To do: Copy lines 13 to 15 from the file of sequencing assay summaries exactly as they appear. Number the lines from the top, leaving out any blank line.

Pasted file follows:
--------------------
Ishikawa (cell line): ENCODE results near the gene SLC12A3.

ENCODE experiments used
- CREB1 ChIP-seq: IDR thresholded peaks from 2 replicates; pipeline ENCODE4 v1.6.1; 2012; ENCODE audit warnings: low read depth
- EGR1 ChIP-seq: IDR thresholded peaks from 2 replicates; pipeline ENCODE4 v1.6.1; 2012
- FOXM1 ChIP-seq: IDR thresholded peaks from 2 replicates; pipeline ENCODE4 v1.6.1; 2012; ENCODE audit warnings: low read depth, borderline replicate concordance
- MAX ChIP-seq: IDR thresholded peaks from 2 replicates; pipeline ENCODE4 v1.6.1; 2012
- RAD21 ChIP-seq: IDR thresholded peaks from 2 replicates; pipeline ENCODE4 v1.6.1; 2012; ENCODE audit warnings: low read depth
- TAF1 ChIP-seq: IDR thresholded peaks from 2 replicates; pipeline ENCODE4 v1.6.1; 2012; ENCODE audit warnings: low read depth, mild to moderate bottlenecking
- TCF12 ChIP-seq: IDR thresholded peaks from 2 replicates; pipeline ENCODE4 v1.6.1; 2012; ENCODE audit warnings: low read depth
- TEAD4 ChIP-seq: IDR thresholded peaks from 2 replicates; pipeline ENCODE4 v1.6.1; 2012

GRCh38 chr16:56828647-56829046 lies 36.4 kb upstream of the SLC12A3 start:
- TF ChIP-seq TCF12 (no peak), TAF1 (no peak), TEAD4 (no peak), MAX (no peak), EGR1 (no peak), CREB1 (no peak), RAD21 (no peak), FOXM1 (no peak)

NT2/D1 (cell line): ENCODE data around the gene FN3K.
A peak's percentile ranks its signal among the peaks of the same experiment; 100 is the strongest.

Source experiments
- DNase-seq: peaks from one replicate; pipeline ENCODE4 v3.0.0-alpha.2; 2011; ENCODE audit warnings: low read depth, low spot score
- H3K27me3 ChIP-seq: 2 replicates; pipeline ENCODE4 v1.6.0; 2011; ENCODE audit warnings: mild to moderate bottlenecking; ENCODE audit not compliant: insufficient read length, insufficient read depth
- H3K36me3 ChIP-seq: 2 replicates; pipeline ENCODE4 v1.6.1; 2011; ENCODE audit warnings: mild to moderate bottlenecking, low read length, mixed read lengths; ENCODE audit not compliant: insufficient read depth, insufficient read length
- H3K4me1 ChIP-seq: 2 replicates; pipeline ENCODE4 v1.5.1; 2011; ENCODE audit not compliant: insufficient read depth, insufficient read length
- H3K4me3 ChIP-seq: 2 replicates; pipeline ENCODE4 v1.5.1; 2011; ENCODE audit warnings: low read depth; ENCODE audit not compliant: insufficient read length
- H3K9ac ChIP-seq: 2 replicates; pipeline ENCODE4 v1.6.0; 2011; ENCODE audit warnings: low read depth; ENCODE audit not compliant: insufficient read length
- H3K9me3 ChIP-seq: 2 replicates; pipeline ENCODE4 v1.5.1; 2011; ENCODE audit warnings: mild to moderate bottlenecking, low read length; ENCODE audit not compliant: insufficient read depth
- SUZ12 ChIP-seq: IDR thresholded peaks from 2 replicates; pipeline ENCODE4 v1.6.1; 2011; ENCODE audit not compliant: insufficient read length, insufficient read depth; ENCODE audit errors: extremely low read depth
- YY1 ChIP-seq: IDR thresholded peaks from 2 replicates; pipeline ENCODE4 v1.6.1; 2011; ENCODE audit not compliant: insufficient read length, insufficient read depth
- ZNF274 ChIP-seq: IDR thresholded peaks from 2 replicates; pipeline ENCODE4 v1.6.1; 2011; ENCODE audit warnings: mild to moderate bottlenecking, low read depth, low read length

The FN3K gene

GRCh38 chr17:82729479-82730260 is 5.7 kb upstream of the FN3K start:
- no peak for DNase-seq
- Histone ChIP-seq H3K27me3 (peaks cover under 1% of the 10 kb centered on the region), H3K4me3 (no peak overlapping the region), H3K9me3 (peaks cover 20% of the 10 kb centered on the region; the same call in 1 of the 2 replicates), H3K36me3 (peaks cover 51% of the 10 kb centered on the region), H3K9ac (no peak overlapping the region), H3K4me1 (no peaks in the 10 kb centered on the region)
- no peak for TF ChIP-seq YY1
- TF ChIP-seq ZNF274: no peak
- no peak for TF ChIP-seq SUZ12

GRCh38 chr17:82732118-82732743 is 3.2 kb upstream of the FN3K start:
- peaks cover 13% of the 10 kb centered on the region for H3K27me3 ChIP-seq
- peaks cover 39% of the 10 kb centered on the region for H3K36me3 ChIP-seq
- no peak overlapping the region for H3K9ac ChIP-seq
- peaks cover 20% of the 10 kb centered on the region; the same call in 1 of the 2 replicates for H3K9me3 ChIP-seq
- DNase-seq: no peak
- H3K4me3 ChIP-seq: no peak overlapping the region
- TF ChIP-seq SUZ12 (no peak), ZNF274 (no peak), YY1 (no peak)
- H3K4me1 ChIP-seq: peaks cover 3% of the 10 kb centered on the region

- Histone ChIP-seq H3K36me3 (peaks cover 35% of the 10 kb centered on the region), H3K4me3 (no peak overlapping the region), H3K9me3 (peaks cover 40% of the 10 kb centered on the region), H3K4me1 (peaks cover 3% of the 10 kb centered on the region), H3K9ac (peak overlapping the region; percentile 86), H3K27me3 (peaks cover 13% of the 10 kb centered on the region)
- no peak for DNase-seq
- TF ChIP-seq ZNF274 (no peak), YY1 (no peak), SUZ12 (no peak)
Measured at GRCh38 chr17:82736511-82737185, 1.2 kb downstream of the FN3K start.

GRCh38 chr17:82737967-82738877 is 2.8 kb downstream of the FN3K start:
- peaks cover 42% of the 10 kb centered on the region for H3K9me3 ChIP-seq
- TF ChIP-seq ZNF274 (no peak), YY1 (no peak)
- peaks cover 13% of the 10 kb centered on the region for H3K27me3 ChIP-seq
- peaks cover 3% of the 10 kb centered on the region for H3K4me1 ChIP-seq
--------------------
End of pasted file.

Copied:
NT2/D1 (cell line): ENCODE data around the gene FN3K.
A peak's percentile ranks its signal among the peaks of the same experiment; 100 is the strongest.

Source experiments